Former U.S. Representatives Jim Leach (center), R-Iowa, and Dave Loebsack, D-Iowa, speak about their support for Democratic congressional candidate Christina Bohannan during a press conference Saturday at the MLK Interpretation Center in Davenport. (Gary L. Krambeck/Moline Dispatch-Argus)
DAVENPORT — In 2006, Dave Loebsack unexpectedly defeated 30-year-old Republican incumbent and moderate United States Representative Jim Leach to represent Southeast Iowa.
Then in 2020, the couple together endorsed Democrat Joe Biden.
On Saturday, they campaigned together in Davenport for a Democrat they both hope will represent Southeast Iowa in Congress — Christina Bohannan.
Bohannan is a state representative and professor of law at the University of Iowa, where Leach also taught. She specializes in intellectual property law, the first amendment and competition law.
Bohannan is running against Republican U.S. Representative Mariannette Miller-Meeks, who is seeking re-election for the first time after winning the seat by six votes in 2020.
Leach was known to vote across party lines while in office. A Congress Quarterly Study in 2005, Leach voted with most members of his party at the lowest rate among House members at the time – 63%. He voted against invading Iraq and chastised the Republican Congressional campaign arm for sending out flyers during the 2006 campaign targeting Loebsack for his stance on same-sex marriage.
On Saturday, Leach said the country was “riddled with divisions” and said someone like Bohannan, who studies law, would be well qualified to serve in Congress, especially after Jan. 6, 2021.
Republicans have questioned Leach’s GOP bona fides. In 2008, he broke with Republicans and endorsed Barack Obama, speaking at the 2008 Democratic National Convention.
In 2022, Leach said he changed his party’s registration to vote in the Democratic primary for the first time.
During the campaign, Bohannan focused on her education, growing up in a trailer with an orange shag carpet in Florida and her family struggling to get by when her father fell ill and lost his health insurance.
Loebsack, the congressman representing southeast Iowa until he decided not to run for office in 2020, said Bohannan’s background was similar to his own. Loebsack grew up in poverty, raised in Sioux City by a single parent.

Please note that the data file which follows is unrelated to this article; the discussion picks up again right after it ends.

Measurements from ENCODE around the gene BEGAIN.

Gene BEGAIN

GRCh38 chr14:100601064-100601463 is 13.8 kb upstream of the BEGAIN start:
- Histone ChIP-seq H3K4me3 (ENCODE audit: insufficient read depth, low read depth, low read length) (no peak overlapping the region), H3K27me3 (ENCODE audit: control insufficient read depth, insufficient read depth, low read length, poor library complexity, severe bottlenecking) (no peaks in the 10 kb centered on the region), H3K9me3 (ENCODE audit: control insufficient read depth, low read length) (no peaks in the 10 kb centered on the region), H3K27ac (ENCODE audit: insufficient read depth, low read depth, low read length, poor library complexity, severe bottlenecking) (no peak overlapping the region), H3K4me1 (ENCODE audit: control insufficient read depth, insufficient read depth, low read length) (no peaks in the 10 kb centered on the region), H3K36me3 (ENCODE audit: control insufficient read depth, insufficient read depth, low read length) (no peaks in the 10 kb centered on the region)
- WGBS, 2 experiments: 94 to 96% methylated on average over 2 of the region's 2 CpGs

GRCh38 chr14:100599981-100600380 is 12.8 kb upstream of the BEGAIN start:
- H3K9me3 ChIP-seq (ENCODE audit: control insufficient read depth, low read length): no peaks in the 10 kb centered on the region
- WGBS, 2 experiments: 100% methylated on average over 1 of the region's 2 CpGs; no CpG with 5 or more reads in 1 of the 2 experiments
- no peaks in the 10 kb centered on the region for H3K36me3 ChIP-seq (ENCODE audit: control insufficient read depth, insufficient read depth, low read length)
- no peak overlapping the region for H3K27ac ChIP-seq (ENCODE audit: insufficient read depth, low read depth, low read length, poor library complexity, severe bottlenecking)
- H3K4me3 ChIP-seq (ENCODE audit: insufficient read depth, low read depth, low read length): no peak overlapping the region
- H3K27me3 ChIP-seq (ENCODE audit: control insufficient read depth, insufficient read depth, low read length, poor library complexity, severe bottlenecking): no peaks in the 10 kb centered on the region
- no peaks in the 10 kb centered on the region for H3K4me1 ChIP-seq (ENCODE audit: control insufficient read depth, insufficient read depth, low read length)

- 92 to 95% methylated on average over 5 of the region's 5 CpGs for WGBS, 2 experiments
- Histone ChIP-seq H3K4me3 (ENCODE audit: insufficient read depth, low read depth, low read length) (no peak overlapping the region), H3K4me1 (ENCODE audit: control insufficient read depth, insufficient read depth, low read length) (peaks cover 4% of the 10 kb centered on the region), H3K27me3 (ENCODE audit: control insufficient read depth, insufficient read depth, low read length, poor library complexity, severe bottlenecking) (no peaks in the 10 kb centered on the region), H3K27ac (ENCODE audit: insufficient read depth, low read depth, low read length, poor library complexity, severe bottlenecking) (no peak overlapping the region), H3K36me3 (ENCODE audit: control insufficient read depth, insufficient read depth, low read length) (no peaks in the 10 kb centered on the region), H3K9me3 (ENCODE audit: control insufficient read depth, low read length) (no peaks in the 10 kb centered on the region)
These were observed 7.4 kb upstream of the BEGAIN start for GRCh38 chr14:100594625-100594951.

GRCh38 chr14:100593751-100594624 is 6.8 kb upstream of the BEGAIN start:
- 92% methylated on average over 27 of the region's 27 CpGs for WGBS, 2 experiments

“That impressed me,” Loebsack said. “I just said, ‘Christina, make sure you beat this as hard as you can because that’s a big part of why you are the way you are, who you are today, and the people you’re going for. fight while you “I’m in Washington, DC””
Loebsack added, “I know when she’s in Congress she’s going to do a fabulous job. She’s not going to lose sight of her values, not going to lose sight of where she comes from and what she stands for.”
Bohannan said her pitch to voters in the home stretch ahead of the midterms was that, if elected, she would “fight for working people” and “set aside partisan politics and just focus on the people of this district”.
“They collectively represented this district for over 40 years,” Bohannan said of Loebsack and Leach. “And during that time, they both served with honor and integrity. They spoke the truth. And they put the people of this district ahead of political parties or corporate donors. And that’s the kind of representative that I will be.”
For Bohannan, that means cutting health care costs, fighting persistent inflation, and keeping Social Security and Medicare intact.
On inflation, Bohannan said she supports the release of oil from the Strategic Petroleum Reserve and that there are already permits to extract oil from federal lands. But, she said, funding more renewable energy sources could also cut costs.
“We already get more of our electricity from renewables than any other state. So that’s a growth area for us, and I think having funding that supports that will be great for Iowa. “Bohannan said.
Miller-Meeks said she supports more permits on federal lands to free up more domestic oil and calm gas prices. Miller-Meeks, a former director of the state’s public health department, has also campaigned to add more border patrol officers, police the Biden administration, ban biological men from participating in women’s sports and investigate the origin of COVID-19.
In a statement, Iowa Republican Party Chairman Jeff Kaufmann said, “We need Republican majorities in Washington to push back against Joe Biden and his disastrous policies. The people of Iowa are done with it.”
Early voting is underway in Iowa. Election day is November 8.